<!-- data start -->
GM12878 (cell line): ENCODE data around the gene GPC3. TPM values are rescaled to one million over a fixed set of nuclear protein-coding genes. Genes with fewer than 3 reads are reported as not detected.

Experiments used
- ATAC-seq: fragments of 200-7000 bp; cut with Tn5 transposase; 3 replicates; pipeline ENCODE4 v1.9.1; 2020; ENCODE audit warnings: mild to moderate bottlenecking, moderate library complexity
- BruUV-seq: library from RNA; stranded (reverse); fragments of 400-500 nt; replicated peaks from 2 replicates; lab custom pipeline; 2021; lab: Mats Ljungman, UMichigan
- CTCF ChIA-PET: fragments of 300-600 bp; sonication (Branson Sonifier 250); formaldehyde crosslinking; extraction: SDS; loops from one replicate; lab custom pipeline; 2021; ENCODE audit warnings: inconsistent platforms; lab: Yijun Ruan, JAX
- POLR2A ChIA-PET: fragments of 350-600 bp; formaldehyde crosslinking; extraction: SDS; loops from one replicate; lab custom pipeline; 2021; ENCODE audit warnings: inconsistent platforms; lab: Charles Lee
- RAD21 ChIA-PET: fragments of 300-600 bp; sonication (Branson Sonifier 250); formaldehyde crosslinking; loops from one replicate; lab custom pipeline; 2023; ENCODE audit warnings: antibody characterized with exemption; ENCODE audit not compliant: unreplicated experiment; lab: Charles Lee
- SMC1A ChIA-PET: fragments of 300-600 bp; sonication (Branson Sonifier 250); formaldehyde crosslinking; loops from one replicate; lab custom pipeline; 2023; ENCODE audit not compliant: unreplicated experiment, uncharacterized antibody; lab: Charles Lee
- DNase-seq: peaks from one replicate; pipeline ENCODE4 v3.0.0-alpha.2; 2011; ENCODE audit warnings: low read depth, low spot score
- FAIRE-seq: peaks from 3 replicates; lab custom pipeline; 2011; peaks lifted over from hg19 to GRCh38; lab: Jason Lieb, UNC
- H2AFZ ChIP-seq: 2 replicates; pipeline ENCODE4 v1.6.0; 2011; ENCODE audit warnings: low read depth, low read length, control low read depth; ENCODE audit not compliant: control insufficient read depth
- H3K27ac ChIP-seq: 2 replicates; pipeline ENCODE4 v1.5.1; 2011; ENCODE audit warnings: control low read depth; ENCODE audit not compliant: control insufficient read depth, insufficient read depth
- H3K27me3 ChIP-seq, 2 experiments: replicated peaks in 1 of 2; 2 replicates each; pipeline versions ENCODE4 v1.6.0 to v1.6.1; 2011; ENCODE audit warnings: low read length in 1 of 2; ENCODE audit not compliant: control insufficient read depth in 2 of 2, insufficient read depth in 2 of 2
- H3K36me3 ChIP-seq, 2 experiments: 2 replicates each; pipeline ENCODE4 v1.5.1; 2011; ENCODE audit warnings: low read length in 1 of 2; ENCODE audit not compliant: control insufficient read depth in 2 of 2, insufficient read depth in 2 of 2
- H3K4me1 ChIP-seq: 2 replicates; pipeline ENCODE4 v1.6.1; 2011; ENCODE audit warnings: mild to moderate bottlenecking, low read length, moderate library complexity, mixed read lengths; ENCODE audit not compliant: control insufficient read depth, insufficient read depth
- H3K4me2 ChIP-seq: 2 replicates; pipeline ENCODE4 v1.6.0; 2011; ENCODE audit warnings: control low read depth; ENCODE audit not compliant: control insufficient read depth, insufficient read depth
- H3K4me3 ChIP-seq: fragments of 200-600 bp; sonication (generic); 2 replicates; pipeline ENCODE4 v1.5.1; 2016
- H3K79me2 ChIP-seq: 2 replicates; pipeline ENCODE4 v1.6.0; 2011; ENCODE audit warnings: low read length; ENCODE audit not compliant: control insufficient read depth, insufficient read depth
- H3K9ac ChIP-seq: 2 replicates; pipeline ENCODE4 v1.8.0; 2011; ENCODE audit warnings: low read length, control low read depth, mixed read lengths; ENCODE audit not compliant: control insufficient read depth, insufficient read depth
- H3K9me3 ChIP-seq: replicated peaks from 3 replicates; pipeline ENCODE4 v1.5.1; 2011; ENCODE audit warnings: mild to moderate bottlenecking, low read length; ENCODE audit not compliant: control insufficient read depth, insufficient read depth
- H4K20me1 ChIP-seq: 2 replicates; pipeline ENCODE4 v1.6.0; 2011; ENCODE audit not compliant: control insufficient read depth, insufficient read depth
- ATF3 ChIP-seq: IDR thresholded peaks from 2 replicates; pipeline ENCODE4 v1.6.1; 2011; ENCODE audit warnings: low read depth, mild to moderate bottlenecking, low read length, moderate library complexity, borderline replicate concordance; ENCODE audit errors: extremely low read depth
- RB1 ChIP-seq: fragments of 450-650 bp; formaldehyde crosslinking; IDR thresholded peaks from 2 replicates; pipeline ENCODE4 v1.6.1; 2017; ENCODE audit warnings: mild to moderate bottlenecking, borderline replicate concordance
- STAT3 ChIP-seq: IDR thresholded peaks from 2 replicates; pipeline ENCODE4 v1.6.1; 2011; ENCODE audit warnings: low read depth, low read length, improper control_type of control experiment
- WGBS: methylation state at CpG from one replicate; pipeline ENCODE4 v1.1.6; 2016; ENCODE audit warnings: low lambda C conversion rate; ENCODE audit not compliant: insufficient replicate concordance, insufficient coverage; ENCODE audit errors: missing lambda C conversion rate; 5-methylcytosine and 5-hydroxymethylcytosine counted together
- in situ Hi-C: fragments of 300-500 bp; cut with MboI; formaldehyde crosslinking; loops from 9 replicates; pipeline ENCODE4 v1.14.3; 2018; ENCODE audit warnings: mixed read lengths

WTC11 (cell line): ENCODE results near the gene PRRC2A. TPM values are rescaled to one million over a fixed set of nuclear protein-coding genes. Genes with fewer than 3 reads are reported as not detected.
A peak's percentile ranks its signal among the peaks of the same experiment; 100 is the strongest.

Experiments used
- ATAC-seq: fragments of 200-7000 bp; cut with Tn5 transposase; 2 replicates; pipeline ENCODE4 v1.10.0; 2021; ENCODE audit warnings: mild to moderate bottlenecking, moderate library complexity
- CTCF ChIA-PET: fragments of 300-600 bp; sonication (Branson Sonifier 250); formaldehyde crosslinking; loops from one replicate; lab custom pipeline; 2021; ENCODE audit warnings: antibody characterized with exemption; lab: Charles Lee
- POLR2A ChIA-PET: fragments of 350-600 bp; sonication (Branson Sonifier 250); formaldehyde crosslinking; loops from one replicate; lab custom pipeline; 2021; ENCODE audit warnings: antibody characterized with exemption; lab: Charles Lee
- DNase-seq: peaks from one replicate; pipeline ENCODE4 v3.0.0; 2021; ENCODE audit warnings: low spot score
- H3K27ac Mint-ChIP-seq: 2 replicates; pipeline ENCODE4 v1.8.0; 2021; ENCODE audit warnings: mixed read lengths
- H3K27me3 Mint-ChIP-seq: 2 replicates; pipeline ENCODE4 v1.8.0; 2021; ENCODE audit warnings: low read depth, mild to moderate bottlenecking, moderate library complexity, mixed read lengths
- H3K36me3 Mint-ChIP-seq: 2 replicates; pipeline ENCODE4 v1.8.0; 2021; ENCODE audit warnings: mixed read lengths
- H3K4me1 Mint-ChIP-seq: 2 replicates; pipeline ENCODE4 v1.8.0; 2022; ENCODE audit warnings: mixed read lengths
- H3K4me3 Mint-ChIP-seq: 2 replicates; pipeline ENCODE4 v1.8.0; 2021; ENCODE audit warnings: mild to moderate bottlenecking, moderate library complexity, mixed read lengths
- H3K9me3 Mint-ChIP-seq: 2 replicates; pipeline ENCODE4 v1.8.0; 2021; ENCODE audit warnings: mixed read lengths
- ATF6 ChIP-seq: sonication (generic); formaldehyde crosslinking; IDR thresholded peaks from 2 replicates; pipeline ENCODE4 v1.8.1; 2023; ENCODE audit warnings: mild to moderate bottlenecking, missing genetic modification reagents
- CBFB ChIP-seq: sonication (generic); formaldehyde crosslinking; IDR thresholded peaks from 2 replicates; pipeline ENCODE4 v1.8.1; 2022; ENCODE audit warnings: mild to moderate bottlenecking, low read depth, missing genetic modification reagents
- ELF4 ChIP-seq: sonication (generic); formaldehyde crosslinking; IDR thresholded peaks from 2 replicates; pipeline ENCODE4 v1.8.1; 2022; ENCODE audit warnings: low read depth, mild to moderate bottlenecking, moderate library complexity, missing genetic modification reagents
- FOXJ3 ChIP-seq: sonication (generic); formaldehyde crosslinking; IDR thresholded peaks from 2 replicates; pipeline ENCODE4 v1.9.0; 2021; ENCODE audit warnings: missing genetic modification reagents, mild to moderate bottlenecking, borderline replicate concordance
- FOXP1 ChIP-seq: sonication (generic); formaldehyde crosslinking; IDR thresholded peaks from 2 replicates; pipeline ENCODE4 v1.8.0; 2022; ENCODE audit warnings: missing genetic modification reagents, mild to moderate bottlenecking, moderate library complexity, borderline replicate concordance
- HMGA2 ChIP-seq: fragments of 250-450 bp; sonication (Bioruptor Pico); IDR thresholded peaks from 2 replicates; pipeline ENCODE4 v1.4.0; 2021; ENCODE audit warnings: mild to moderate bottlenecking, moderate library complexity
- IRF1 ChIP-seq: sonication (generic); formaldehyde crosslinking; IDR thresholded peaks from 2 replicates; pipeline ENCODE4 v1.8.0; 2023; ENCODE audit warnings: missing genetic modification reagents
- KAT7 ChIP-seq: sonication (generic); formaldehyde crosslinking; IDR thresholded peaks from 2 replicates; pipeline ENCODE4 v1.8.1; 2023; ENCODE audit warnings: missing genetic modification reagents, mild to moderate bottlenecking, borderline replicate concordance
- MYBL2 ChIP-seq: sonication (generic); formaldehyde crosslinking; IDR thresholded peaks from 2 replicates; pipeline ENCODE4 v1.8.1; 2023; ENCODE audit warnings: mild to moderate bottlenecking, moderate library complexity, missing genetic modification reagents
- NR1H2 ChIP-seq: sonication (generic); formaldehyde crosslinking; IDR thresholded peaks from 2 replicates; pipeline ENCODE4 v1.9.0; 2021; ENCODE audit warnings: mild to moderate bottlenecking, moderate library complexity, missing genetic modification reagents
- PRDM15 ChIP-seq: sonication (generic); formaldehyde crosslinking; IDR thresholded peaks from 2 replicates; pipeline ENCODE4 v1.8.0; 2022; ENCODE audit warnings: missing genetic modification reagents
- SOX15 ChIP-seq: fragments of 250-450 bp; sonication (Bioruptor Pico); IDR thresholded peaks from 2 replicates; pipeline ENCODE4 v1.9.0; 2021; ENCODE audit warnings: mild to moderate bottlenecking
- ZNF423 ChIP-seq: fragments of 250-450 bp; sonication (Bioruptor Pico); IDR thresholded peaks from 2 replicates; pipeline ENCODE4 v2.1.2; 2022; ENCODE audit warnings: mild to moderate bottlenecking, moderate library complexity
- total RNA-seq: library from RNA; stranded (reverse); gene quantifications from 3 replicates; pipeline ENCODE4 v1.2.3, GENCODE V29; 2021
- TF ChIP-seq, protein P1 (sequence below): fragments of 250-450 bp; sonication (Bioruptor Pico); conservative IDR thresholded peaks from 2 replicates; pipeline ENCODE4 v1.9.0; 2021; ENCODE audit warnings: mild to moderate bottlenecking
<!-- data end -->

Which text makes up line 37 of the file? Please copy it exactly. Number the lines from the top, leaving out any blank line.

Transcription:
- H3K4me1 Mint-ChIP-seq: 2 replicates; pipeline ENCODE4 v1.8.0; 2022; ENCODE audit warnings: mixed read lengths